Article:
16 member(s) found this review helpful.
What a stunning, gorgeously-written book! I've placed it on my All-Time Top 5 List without hesitation. The narrative perspective switches back and forth between a cranky, secretly-erudite Concierge at a high-end French luxury building and the genius-but-equally-cranky 12-year-old daughter of one of the residents, a Socialist member of the French government. With equal parts Ignatius J. Reilly'esque laugh-out-loud outrage at the world & people's stupidity mixed with a survey of modern literature and key philosophical ideas, this elegant book covers everything from profound ideas to the profound ways that people hide - from each other and themselves. The sudden ending actually made me cry, which was when I realized how invested I had become in the characters.
11 member(s) found this review helpful.
I chose this book as our book club read last month. The reviews were spectacular but I found this book difficult to read at best. Unlike other reviewers, I didn't find the characters engaging in the least as well as snobby, whiny and pretentious. I usually devour this type of book but this is one of the very few I couldn't even finish reading it. Of our eight book club members, nobody enjoyed the read and few wanted to finish it. Perhaps we're simply not refined or educated enough, but half a star is already too generous in my opinion.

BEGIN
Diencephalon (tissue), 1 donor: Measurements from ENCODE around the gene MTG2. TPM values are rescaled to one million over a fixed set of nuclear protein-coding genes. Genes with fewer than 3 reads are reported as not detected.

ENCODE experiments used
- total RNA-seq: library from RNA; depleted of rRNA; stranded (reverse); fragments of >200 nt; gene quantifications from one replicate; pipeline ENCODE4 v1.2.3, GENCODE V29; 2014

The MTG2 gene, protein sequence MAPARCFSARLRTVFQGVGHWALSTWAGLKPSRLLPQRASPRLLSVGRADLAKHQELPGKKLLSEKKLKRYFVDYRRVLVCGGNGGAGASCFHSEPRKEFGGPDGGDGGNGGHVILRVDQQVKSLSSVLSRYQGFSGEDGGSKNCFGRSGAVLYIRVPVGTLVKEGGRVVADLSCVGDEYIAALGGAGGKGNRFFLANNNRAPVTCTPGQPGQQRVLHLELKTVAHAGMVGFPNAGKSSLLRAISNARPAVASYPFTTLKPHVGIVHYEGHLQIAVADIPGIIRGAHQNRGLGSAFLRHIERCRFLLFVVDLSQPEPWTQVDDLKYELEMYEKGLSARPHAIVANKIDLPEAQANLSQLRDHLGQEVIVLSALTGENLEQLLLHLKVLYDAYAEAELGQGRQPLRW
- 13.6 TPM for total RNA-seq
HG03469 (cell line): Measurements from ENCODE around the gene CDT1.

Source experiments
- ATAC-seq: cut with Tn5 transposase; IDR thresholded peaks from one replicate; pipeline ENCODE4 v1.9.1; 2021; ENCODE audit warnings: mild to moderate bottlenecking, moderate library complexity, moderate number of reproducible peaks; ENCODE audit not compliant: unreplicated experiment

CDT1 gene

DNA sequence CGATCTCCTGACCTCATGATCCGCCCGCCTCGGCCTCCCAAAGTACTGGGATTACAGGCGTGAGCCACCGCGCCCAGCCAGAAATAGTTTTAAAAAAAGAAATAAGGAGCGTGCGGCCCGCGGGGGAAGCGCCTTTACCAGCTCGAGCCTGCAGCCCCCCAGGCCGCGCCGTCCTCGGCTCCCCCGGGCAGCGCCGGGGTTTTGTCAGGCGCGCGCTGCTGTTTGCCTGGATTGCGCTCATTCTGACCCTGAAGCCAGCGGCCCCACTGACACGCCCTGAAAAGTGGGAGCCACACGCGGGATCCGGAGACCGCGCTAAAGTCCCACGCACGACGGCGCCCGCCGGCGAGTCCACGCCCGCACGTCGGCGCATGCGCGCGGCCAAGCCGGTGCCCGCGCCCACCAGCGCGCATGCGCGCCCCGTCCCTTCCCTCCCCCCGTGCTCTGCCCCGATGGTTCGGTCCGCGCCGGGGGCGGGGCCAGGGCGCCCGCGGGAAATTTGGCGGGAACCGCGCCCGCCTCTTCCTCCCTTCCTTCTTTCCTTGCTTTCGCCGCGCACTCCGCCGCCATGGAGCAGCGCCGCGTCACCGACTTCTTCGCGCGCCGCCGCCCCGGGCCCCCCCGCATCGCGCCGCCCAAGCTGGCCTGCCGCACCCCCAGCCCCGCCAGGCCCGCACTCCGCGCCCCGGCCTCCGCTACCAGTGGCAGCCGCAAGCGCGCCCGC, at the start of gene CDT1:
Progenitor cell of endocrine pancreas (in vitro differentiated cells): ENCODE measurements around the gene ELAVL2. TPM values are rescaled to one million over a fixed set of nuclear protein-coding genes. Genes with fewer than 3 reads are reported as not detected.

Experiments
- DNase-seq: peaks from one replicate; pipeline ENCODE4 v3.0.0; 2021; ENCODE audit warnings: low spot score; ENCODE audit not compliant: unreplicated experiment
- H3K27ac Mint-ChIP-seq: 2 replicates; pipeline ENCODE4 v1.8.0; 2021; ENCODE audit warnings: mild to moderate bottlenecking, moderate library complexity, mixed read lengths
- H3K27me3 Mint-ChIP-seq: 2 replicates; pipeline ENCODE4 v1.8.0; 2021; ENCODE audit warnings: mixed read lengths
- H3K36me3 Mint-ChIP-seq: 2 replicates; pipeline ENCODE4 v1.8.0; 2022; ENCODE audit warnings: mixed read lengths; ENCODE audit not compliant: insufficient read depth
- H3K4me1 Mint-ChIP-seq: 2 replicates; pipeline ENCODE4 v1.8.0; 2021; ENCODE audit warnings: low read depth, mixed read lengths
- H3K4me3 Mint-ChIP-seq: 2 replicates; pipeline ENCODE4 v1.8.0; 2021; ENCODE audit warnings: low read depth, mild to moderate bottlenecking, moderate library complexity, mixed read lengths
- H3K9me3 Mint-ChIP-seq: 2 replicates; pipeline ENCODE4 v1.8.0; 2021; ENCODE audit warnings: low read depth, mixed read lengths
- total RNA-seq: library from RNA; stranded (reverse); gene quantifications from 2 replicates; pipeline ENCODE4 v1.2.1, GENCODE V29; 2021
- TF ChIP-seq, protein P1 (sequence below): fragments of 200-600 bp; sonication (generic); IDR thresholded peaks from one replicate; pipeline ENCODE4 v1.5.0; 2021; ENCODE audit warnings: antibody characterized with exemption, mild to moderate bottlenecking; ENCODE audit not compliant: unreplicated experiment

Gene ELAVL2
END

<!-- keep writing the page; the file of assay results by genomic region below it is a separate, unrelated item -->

7 member(s) found this review helpful.
I really liked this one, although I did skip over a few of the more "abstract" of the tiny chapters. Paloma, the younger co-protagonist did come off as a tad too precocious at times, so I could understand folks disliking her for that reason; Renee, the other main character, wasn't nearly as over-the-top. Moreover, the supporting characters carry their own weight, not just two-dimensional props.
The book has been described as a "fable", but I'd say it's as much a parody, though there's a moral to the story.